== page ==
Washington: Older adults who complain of poor sleep quality, independent of a depressed mood, are at increased risk for suicide, says a study.
Two sleep factors in particular - difficulty falling asleep and non-restorative sleep - were associated with increased suicide risk.
"We suggest that poor subjective sleep quality may, therefore, represent a useful screening tool and a novel therapeutic target for suicide prevention in late life," said Rebecca Bernert from Stanford University School of Medicine in the US.
Suicide is a preventable public health problem and accounts for almost 1 million deaths annually worldwide.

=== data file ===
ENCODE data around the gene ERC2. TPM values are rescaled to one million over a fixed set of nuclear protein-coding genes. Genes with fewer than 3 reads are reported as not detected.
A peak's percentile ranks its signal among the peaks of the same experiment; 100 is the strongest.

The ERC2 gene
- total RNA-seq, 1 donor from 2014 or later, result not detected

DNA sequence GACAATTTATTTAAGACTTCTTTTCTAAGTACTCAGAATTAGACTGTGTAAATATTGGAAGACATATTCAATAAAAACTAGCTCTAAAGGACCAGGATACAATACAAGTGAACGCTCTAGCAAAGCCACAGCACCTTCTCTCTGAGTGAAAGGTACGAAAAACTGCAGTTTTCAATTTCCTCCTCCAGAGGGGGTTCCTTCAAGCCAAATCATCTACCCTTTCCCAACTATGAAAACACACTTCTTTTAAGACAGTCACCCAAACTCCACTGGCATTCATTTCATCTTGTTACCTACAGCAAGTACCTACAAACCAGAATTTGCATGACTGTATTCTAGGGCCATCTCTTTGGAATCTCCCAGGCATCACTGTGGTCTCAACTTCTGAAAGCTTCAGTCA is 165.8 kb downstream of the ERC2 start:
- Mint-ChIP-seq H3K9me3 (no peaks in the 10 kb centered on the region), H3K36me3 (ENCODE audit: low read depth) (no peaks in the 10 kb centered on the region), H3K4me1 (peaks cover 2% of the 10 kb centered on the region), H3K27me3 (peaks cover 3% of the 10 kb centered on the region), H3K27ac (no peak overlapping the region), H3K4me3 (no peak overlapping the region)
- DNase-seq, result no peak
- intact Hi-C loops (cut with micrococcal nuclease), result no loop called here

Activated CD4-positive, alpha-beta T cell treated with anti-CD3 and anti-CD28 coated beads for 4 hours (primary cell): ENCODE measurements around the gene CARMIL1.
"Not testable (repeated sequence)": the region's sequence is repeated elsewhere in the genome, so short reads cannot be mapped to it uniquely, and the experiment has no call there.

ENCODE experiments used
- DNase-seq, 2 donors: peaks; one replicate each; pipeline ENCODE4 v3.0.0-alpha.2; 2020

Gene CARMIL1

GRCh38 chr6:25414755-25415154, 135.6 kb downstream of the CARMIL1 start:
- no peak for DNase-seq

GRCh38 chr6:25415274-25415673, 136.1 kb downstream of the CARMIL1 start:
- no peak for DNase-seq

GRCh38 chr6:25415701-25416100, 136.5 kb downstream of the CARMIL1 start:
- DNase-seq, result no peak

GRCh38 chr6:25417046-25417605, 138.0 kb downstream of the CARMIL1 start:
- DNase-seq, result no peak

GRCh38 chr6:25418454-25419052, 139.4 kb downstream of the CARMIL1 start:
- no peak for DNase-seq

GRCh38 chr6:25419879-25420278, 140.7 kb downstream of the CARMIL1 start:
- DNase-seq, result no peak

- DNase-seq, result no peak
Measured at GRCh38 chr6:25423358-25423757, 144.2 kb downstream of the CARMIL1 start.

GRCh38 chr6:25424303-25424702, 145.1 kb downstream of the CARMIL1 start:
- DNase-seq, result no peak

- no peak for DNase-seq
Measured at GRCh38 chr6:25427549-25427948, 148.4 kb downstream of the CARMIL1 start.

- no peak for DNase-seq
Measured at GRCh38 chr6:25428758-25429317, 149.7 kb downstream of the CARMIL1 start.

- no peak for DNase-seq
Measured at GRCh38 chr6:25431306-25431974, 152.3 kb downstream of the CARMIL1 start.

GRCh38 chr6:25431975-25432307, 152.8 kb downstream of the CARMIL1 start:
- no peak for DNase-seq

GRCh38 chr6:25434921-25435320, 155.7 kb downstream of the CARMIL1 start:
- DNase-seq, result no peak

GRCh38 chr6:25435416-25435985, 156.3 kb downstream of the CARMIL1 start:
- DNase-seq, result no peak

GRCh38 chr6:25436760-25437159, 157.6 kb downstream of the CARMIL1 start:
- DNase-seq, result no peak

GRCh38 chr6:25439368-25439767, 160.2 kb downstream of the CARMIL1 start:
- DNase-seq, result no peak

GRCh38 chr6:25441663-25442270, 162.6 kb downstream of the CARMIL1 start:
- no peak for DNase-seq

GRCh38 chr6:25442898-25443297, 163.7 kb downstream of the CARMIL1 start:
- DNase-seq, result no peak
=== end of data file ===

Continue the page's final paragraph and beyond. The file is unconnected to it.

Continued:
The study sample included 420 individuals (400 control patients and 20 patients who committed suicide) who were selected from 14,456 participants.
The researchers examined the risk for suicide associated with poor reported sleep in a group of older adults (with an average age of nearly 75 years) during a 10-year observation period.
Those individuals who reported poorer sleep quality at baseline had a 1.4 times increased risk for suicide.
When the researchers controlled for the effects of a depressed mood, people with poorer sleep at baseline still demonstrated a 1.2 times greater risk for suicide during the 10-year observation period.
The study appeared online in the journal JAMA Psychiatry.